The points you may be missing :-) (I don't pretend I'm right):

    1. Scalability is about extending application due to growing customer/user needs. This means adding functionality, adding new client devices, integrating new systems and databases. What you are talking about is performance, not scalability. Why:
    - Application logic (EJB) is presentation independent. Think about scaling the application by adding new user devices.
    - Application logic (EJB) should be data store independent. Think about extending the range of data storing mechanisms. For example - replace single database, by a distributed net of heterogenous databases (Oracle, Sybase, DB2) accessed through transaction monitor (Tuxedo, CICS). EJB's (particulary Entity Beans) are built to encapsulate business logic. They are not a kind of information storing mechanism (they may use one in a consistent way). Adding new databases etc. is also a way to improve performance.

    2. Servlet/JDBC can be slower than Servlet/EJB/JDBC. The Entity Beans are good at caching application logic data (business object states). Of course, caching algorithms depends on application server. This is also a matter of design and components granularity. In portal like environements, when number of reads is much more greater than number of writes, using Entity Beans for storing frequently accessed objects (i.e. articles) is a very good solution.

    Regards

    Wojtek
  6. Wojciech,

    My understanding of the term scalability seems to be somewhat different from yours. To me scalability has to do with size, not functionality. The ability to support more users or more data or more transactions is scalability, the ability to be modified easily is flexibility or maintainability.

    1. Examples you are providing are legitimate but addressing them still does not require EJBs. You are saying that session EJBs are presentation-independent, but so are web services. The database-independence is addressed by JDBC and more so by object-relational binding systems. For example, TOPLink will allow you to switch between databases and, on top of that, distribute your application between multiple databases and four tiers - in addition to what EJB does, they will also allow you to maintain transaction scopes on the client side, if the client is connected to the server over an RMI/IIOP connection.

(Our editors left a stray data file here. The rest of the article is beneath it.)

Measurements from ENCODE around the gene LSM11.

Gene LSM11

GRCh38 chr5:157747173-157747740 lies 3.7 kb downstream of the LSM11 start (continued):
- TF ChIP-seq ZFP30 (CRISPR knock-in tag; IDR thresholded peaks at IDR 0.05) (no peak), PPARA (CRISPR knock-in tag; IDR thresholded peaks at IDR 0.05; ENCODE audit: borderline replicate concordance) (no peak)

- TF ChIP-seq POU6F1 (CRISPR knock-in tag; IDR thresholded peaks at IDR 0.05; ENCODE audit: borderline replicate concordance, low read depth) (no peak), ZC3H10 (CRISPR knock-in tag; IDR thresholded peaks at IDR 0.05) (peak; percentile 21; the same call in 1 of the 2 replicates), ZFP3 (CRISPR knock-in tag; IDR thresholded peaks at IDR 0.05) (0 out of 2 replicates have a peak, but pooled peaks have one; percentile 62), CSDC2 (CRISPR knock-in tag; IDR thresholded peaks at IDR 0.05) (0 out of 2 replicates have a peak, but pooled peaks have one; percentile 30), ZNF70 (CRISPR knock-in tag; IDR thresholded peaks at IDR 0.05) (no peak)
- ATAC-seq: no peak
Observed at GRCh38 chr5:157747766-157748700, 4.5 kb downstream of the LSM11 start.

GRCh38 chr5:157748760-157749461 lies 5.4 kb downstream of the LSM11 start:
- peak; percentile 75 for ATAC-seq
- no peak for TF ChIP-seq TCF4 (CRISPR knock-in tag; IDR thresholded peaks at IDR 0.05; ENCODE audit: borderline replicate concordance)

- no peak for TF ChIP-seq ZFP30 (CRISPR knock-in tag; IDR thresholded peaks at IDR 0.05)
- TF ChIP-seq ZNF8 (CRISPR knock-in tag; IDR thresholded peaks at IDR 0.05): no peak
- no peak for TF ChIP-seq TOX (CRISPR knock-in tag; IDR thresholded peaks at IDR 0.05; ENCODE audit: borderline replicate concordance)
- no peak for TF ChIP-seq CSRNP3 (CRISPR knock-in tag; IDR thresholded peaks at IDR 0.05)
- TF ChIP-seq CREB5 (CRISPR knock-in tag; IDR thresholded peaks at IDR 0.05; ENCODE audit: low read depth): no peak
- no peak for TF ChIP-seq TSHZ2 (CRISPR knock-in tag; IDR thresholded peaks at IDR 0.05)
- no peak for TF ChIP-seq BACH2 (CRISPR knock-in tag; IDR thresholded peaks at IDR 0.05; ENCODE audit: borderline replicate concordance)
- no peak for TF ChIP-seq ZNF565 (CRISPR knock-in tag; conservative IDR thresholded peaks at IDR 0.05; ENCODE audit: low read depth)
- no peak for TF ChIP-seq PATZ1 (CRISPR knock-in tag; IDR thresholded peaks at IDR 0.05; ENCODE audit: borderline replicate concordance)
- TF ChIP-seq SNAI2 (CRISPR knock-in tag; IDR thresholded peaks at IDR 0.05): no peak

2. I am not saying EJBs cannot be used for data caching, it's just that other technologies are better at that. Let me use the same example: TOPLink, which has amazing caching capabilities. Of course, you can use an object-relational binding system in conjunctions with EJBs, but then why bother with the EJBs, you can just work directly with the data objects. Soon we will be able to do that in a server-independent fashion (see JDO, http://www.jcp.org/aboutJava/communityprocess/first/jsr012).

    Let me repeat: I am not saying that EJBs are not doing something they promised to do. I am just saying other technologies do those things better.
  7. Is scalability the reason to use EJB?[ Go to top ]

    1. I can achieve presentation independence without EJB, there are a lot of 'web frameworks' to do that, from Cocoon to Struts, XMLC, etc.

    I agree with the second one, you can change your data store for one that scales better, and have better scalability.

    2. There are a lot of better cache mechanisms than EJB Entity beans for read-only content (or 'almost read-only' content). Doing a complex JOIN that can't be done efficiently with Entity Beans plus, for example, Oracle Database Cache, is much better that doing it with Entity beans. Or even caching the dynamic page, as a lot of web app servers do (Oracle Web Cache, Resin, ASP.NET).

    Anyway, you are depending a lot in the quality of the EJB implementation. I don't know if there's an implementation that solves all this issues well.
  8. Is scalability the reason to use EJB?[ Go to top ]

    In
    Deciding whether EJB is appropriate seems to agree with me. It doesn't mention scalability as a reason to go with EJB.